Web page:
Rapper learns hardships of making a name

Knox Hill, a rapper with dual ties to D.C. and Philly, promotes his new album here and abroad.

Knox Hill is currently working on promoting his latest endeavor, “Redemption” released this past January. | courtesy KNOX HILL
Knox Hill is currently working on promoting his latest endeavor, “Redemption” released this past January. | courtesy KNOX HILL

Knox Hill is so busy with his career that he barely has time to fit it all in. Calling all the way from Manchester, England, he fought off jetlag to squeeze in an interview between appearances on English radio and nightly shows. 

Hill, a rapper from “the DMV” – the area encompassing Washington, Maryland and Virginia – is something of a globetrotter. With family in England, plus ties to both the Philadelphia and Washington areas, he said his ultimate endgame is to make his name internationally known. The next step in that process is the two-and-a-half week tour of the UK he’s embarking on to promote his most recent album, “Redemption.”

“One of my biggest fan bases comes from [the UK],” Hill said. “I like to look at analytics for Facebook and YouTube and see where my fans are coming from, and I’ve got a lot over here.”

Though he said he’s had a creative mind for as long as he can remember, in another life Hill might have been a businessman.

Hill said he’s a self-promoter, looking for every opportunity to expand his fan base, sometimes nabbing niche audiences other rappers wouldn’t think to look for.

In the past few months, Hill has even begun a collaboration with a community of “League of Legends” gamers.

“You have thousands of people that are on livestreams watching these games. They have commentators, interviews, everything behind it,” Hill said.

With the way ESports have expanded to a professional level, Hill  said he saw no reason not to use them as a form of cooperative promotion the same way other artists have used more traditional sports leagues. As a video game fan, he said he’s not ashamed to put his name alongside a fantasy strategy game, either.

Hill has made theme songs for two “League of Legends” teams, creating what he calls a “win-win” promotional situation for both his music and for the teams.

Even with fans in communities around the world, it’s hard for Hill to pinpoint a place he would call home.

“I’m kind of a vagabond,” Hill said with a laugh.

Never letting himself get too comfortable in one place, Hill keeps moving in order to keep his career from stagnating. His run in the UK is all about promoting “Redemption,” the 10-track album he released in January.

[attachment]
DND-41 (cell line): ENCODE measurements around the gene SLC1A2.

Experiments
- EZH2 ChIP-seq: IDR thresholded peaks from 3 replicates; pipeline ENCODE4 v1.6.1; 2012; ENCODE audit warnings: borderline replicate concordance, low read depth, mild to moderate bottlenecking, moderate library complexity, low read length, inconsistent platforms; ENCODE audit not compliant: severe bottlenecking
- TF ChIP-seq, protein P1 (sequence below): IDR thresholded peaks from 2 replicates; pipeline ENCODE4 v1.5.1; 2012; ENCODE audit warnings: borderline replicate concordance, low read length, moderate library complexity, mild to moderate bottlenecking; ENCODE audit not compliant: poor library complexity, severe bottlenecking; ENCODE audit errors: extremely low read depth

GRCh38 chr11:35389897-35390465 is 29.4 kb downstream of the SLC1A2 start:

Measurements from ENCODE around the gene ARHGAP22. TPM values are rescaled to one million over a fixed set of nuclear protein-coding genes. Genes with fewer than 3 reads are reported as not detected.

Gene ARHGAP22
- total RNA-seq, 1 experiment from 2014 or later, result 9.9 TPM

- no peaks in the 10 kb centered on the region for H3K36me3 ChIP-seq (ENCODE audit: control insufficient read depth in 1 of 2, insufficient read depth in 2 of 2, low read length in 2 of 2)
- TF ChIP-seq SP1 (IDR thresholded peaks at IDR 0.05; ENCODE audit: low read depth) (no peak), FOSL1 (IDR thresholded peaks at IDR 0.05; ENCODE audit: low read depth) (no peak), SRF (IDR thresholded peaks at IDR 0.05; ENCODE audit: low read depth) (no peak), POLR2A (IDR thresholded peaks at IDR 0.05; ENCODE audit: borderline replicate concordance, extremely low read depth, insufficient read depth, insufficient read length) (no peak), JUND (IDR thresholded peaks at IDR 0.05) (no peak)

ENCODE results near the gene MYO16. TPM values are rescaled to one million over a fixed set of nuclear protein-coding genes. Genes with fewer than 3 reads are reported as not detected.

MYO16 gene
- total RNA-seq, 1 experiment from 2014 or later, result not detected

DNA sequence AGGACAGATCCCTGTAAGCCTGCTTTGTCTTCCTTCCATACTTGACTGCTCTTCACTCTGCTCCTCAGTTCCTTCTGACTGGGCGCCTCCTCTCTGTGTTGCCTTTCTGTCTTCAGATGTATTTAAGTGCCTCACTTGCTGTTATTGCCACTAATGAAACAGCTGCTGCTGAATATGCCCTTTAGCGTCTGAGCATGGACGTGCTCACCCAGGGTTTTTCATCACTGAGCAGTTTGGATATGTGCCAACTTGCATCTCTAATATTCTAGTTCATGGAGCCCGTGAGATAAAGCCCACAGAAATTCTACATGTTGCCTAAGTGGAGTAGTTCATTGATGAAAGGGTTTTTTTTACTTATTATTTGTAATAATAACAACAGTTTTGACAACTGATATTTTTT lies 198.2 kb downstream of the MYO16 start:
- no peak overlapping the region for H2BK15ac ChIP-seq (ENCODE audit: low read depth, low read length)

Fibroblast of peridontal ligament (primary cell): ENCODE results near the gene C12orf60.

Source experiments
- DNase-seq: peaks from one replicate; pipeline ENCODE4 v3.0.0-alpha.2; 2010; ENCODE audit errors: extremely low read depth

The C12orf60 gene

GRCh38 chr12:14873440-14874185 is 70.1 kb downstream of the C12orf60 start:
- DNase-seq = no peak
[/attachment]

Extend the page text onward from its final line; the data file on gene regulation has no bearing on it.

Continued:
“’Redemption’ is meant in the literal sense of the word,” Hill said about the release. “This album came into creation during one of the more down times in my life.”

“Redemption” is about personal struggle and inviting listeners into the mind of the artist to find pieces of their own story in the lyrics. Hill said one of the primary themes in his songs is motivation. No matter what a listener might be doing when listening to a track off of “Redemption,” Hill said he hopes the song will inspire them to do it better.

The message is not only for the audience, but also for Hill himself.

“I still consider myself a rookie at everything I do,” he said.

Less than three years into his career as a rapper, Hill said he understands how crucial it is to do more work beyond booking shows and recording. He sees the current state of the genre as being over-saturated with rappers. If everyone thinks they can do it, artists like Hill need a way to distinguish themselves.

“You need a brand that stands out and people can relate to. You need to be willing to put in the hard work,” he said.

That’s why, when he gets back from his brief international tour, Hill plans to shoot a few more music videos and start recording new music.

He’s growing the fan base he has abroad, but doesn’t plan on ignoring the one has at home.

“The goal is to get to the point where Knox Hill is a household name,” Hill said. “Anything less than that is not good enough for me.”

Tyler Horst can be reached at tmhorst@temple.edu.

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